The Bubble Gum Gallery of Art!
By Kurt Kuersteiner (©1996 Monsterwax Monster Trading Cards) for The Wrapper Magazine ish. #137
Most people claim to appreciate art, but few consciously support it. Museums spend millions acquiring master works, but how many of us spend the few bucks required to visit them? On the other hand, almost everyone spends money buying the art I like best. The irony is, it's not sold as art, but advertising. It might appear on a cereal box, record sleeve, comic book cover, movie poster, or bubble gum wrapper.
They say you can't judge a book by its cover, but that's how most of us shop. I never thought I bought Quisp cereal for the box, but I did. I don't even think I liked the taste, but I loved that goofy Martian on the box. I couldn't count the number of comics I bought because of a cool cover, or the thousands of movies I watched because of the exciting poster. Yet there's one thing I can easily count, and that's the number of cavities I got chewing the pasty gum out of gum packs.
My mom threw away the cereal boxes, she destroyed the comics, and she never allowed me to get any movie posters. Only one thing survived the early days of my art appreciation, and that's the gum cards. They were small enough to hide, cheap enough to buy on the sly, and popular enough to trade with friends.
I still collect them to this day. They don't come with gum any more, but I'm running out of good teeth anyway. I started buying gum packs back in the early 60s, and despite all the years that have passed, my favorite sets are still the same ones I loved back then. I consider them modern day classics, because time doesn't diminish their appeal. If I were to set up a gum card art gallery, it would feature all sorts of sets, but there are four it would have to have.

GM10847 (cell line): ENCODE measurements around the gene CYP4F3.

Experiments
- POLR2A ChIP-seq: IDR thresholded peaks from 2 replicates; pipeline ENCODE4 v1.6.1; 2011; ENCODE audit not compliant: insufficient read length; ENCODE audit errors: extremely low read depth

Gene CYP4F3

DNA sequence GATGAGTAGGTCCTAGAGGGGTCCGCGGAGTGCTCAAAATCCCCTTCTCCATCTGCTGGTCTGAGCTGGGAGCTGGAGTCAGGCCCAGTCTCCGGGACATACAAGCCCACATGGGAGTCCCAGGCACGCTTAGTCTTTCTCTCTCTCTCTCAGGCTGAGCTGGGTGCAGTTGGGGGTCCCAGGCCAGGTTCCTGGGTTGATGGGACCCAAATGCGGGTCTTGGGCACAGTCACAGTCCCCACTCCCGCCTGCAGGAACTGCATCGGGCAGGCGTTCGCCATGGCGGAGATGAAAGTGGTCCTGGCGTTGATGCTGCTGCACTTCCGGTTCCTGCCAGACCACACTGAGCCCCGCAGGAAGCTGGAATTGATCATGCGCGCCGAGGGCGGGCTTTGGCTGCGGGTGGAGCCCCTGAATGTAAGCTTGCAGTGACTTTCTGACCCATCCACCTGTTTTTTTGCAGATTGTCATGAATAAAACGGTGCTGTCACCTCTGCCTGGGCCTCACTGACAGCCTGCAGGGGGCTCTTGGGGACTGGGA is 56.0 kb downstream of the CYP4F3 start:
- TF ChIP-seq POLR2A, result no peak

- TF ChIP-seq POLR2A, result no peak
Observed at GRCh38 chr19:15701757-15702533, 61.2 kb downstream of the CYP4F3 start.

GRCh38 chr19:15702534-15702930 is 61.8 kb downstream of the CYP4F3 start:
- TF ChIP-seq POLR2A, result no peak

The star attraction would definitely be Mars Attacks. Almost any kid alive in 1962 loved this set. The Norm Saunders artwork of a Martian invasion was gory and terribly exciting. The stories on the back were just as neat. If mom found these, it was curtains! The original set in excellent condition costs well over a thousand dollars today.
Another great set was Outer Limits. I wasn't even allowed to watch the TV series, let alone collect the cards, but hey- what parents don't know can't hurt them... This set was made up of photos, but they were colored with a weird process that made them look psychedelic. This 1964 set cost about $500, but the reprints are usually $25. The corn-ball adventure stories on the back had nothing to do with the TV show, but were so ridiculous, they're worth the price of the set alone!
The only series my folks knew I collected was Civil War News. They thought it would educate me about history. Did it ever! All the blood and carnage depicted in this set was thrilling. Some of the history on the backs may have been true, but who cares? Again, it was the graphic artwork of Norm Saunders that made me love this set. A high grade set of this 1962 classic now costs around $500.
A similar series came out in 1965 called Battle. This was the same artist and concept as before, only this time it was about WW2. The prejudice these cards depicted against Japanese and Germans is unbelievable. Yet believe it I did, like millions of other kids who were entranced by the hynotic artwork. All I cared was that our side won the war before reaching the checklist. A Nearmint set of these is around $900.
There were other wonderful sets from that era as well. Batman, Tarzan, Odd Rods... They were all fun, but the best always featured lots of color, great pictures, and an exciting story on the back (even if it was a little corny). Maybe one day they'll wind up in a museum along side the other classics. The gum can already be found beneath the benches there.
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